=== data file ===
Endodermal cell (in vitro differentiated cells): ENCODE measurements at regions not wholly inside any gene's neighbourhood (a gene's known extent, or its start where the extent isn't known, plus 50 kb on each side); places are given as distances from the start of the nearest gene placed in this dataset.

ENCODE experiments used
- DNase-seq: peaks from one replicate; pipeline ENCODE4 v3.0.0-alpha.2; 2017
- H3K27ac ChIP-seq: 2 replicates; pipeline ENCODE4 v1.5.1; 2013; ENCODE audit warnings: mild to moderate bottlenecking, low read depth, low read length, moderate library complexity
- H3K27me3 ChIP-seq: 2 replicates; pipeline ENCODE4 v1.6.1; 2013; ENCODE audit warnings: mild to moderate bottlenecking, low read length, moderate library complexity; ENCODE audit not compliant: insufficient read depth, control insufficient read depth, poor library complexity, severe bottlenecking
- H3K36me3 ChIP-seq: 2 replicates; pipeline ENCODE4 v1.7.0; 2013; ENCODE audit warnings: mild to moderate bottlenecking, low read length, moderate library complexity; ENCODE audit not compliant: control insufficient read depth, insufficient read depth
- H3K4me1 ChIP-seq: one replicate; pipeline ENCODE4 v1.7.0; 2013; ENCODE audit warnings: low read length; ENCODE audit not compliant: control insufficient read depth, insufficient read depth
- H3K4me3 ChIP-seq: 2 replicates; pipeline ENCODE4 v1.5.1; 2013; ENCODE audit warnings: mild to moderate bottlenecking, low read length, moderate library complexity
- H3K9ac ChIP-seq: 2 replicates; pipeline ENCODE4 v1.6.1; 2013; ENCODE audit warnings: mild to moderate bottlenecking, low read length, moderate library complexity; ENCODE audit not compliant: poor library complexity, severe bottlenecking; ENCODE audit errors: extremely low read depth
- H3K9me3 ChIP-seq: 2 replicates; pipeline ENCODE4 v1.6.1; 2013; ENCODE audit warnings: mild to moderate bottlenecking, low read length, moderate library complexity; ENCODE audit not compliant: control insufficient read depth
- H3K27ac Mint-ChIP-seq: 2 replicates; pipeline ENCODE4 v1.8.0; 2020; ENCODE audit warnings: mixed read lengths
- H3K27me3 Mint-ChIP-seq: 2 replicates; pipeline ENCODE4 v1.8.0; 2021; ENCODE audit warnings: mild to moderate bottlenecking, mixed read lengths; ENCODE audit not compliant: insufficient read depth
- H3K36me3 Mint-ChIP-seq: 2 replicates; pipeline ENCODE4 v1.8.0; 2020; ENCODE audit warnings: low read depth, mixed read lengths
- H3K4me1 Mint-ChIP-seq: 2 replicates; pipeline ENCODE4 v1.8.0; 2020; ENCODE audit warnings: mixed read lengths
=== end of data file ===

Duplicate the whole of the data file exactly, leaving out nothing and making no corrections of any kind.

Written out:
Endodermal cell (in vitro differentiated cells): ENCODE measurements at regions not wholly inside any gene's neighbourhood (a gene's known extent, or its start where the extent isn't known, plus 50 kb on each side); places are given as distances from the start of the nearest gene placed in this dataset.

ENCODE experiments used
- DNase-seq: peaks from one replicate; pipeline ENCODE4 v3.0.0-alpha.2; 2017
- H3K27ac ChIP-seq: 2 replicates; pipeline ENCODE4 v1.5.1; 2013; ENCODE audit warnings: mild to moderate bottlenecking, low read depth, low read length, moderate library complexity
- H3K27me3 ChIP-seq: 2 replicates; pipeline ENCODE4 v1.6.1; 2013; ENCODE audit warnings: mild to moderate bottlenecking, low read length, moderate library complexity; ENCODE audit not compliant: insufficient read depth, control insufficient read depth, poor library complexity, severe bottlenecking
- H3K36me3 ChIP-seq: 2 replicates; pipeline ENCODE4 v1.7.0; 2013; ENCODE audit warnings: mild to moderate bottlenecking, low read length, moderate library complexity; ENCODE audit not compliant: control insufficient read depth, insufficient read depth
- H3K4me1 ChIP-seq: one replicate; pipeline ENCODE4 v1.7.0; 2013; ENCODE audit warnings: low read length; ENCODE audit not compliant: control insufficient read depth, insufficient read depth
- H3K4me3 ChIP-seq: 2 replicates; pipeline ENCODE4 v1.5.1; 2013; ENCODE audit warnings: mild to moderate bottlenecking, low read length, moderate library complexity
- H3K9ac ChIP-seq: 2 replicates; pipeline ENCODE4 v1.6.1; 2013; ENCODE audit warnings: mild to moderate bottlenecking, low read length, moderate library complexity; ENCODE audit not compliant: poor library complexity, severe bottlenecking; ENCODE audit errors: extremely low read depth
- H3K9me3 ChIP-seq: 2 replicates; pipeline ENCODE4 v1.6.1; 2013; ENCODE audit warnings: mild to moderate bottlenecking, low read length, moderate library complexity; ENCODE audit not compliant: control insufficient read depth
- H3K27ac Mint-ChIP-seq: 2 replicates; pipeline ENCODE4 v1.8.0; 2020; ENCODE audit warnings: mixed read lengths
- H3K27me3 Mint-ChIP-seq: 2 replicates; pipeline ENCODE4 v1.8.0; 2021; ENCODE audit warnings: mild to moderate bottlenecking, mixed read lengths; ENCODE audit not compliant: insufficient read depth
- H3K36me3 Mint-ChIP-seq: 2 replicates; pipeline ENCODE4 v1.8.0; 2020; ENCODE audit warnings: low read depth, mixed read lengths
- H3K4me1 Mint-ChIP-seq: 2 replicates; pipeline ENCODE4 v1.8.0; 2020; ENCODE audit warnings: mixed read lengths